English hikers travel more than 75 miles together in minibus to Wales’s Pen-Y-Fan mountain


Hikers from different households in England travelled more than 75 miles in a minibus together to climb a Welsh mountain in defiance of coronavirus restrictions.  

Police said the walkers were from mixed households and had travelled from Cheltenham to South Wales for a hike, even though ‘Level 4’ restrictions – Wales’s equivalent of England’s Tier 4 measures – are in force in the region.

Under the restrictions, nearly all people are banned from mixing with other households both indoors and outdoors. 

The hikers’ minibus was one of more than 300 vehicles parked at the foot of Pen-Y-Fan mountain in the Brecon Beacons, which had received a dusting of snow. 

Intensive care medic Dr David Hepburn said he was ‘very disappointed’ to see the mass of cars parked. 

An intensive care doctor has hit out at crowds of people visiting the Brecon Beacons despite Wales’ nationwide lockdown. Pictured: Cars parked below Pen y Fan, the highest mountain in southern Britain

Pen-Y-Fan is the highest peak in south Wales and popular with visitors wanting to reach the 2,907ft summit.

Police said they issued fixed penalty notices for ‘blatant’ breaches of lockdown rules and many other visitors had turned away. 

And while Dr Hepburn, a consultant in the Royal Gwent Hospital in Newport, said he could understand why people want to visit beauty spots, he warned it was against the rules. 

He added that it was still unclear what impact Christmas had had on case numbers. 

‘All the hospitals across the health board are now very, very full,’ he told the BBC. 

‘In terms of the intensive care unit actually where we’re managing to sort of hold our footprint, and we haven’t exploded, you know we haven’t burst our banks as yet.

‘But we’ve still got quite a lot of time to go before this pandemic is under control, so really anything could happen over the next month or so.’    

Dr Hepburn, a consultant in the Royal Gwent Hospital in Newport, said he could understand why people want to visit beauty spots but he warned it was against the rules.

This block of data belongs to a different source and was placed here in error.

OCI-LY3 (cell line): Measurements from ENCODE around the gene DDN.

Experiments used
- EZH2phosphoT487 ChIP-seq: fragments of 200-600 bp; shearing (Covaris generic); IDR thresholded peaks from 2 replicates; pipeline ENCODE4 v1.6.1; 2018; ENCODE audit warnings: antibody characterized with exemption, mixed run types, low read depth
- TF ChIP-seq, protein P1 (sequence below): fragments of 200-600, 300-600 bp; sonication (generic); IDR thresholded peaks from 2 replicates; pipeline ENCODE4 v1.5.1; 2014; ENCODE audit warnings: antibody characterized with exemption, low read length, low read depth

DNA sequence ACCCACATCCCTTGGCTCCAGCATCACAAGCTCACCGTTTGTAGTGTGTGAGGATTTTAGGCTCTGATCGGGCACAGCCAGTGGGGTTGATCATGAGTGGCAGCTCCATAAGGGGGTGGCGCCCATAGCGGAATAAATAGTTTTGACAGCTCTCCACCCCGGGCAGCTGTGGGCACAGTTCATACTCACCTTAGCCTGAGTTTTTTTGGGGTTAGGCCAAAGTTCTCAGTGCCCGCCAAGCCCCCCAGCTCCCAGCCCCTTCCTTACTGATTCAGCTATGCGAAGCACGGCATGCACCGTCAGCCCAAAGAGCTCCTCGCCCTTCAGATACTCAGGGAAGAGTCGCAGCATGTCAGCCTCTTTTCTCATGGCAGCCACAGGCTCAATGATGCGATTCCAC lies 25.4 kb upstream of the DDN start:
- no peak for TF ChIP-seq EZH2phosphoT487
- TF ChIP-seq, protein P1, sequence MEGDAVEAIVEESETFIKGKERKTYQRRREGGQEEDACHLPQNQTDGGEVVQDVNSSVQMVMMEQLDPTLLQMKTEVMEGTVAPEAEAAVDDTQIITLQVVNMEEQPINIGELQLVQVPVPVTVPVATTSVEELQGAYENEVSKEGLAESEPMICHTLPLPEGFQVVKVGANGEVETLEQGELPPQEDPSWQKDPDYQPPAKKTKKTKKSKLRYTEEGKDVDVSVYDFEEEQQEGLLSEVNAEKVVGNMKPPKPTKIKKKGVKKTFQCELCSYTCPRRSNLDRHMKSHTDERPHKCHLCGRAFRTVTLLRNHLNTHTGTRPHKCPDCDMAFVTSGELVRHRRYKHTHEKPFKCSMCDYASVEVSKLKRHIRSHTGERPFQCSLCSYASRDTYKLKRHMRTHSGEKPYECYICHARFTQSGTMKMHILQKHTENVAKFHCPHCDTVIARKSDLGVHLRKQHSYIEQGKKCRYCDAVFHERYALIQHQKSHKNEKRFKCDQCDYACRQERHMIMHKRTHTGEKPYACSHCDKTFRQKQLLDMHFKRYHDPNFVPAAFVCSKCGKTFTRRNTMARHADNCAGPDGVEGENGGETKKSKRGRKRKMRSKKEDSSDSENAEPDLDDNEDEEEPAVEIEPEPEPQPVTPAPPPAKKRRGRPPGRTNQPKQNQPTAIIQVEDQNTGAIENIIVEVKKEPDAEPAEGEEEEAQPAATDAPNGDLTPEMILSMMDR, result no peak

Dr Hepburn, a consultant in the Royal Gwent Hospital in Newport, said he could understand why people want to visit beauty spots but he warned it was against the rules.

He added: ‘We don’t want to lose any more friends, loved ones, neighbours. I don’t want to watch anyone else die from this cruel disease, and I’ve done that more than I can count.’

Dr Hepburn was himself ‘wiped out’ by coronavirus in March, leaving him bedridden and asleep for up to 18 hours a day.

Wales has been in a nationwide Level 4 lockdown since 20 December, with restrictions also tightened for Christmas Day.

The rules state that people must not visit other households, or meet other people they do not live with. 

Wales has been in a nationwide Level 4 lockdown since 20 December, with restrictions also tightened for Christmas Day

Wales has been in a nationwide Level 4 lockdown since 20 December, with restrictions also tightened for Christmas Day

Travelling is only allowed for essential purposes, such as for work and for caring responsibilities. International travel is also not allowed.

People are still allowed out of their homes to exercise, for unlimited times and periods each day, and exercise should start and finish at your home.

Inspector Andrew Williams said: ‘We are carrying out high-visibility patrols at Pen y Fan and engaging with people to remind them of their responsibilities to adhere to Welsh Government lockdown restrictions. 

‘There are a couple of hundred vehicles in the area.

‘Officers have spoken to one man who had driven from Hertfordshire to walk up the mountain, while a minibus of people from mixed households had travelled from Cheltenham.

‘Fixed penalty notices have and will be issued to those blatant breaches where engagement fails, but the vast majority of people are listening to advice and when they are turning up and seeing RPU vehicles at the site, they are turning around and going home – which is the objective of our high visibility patrols.’

Aled Davies, the Conservative deputy leader of Powys County Council, said he was ‘not angry… just disappointed’ to see people driving out to the rural areas of south Wales.

Mr Davies said: ‘I can understand why people want to get out into the fresh air’ but that ‘the rules are very, very clear around this’.

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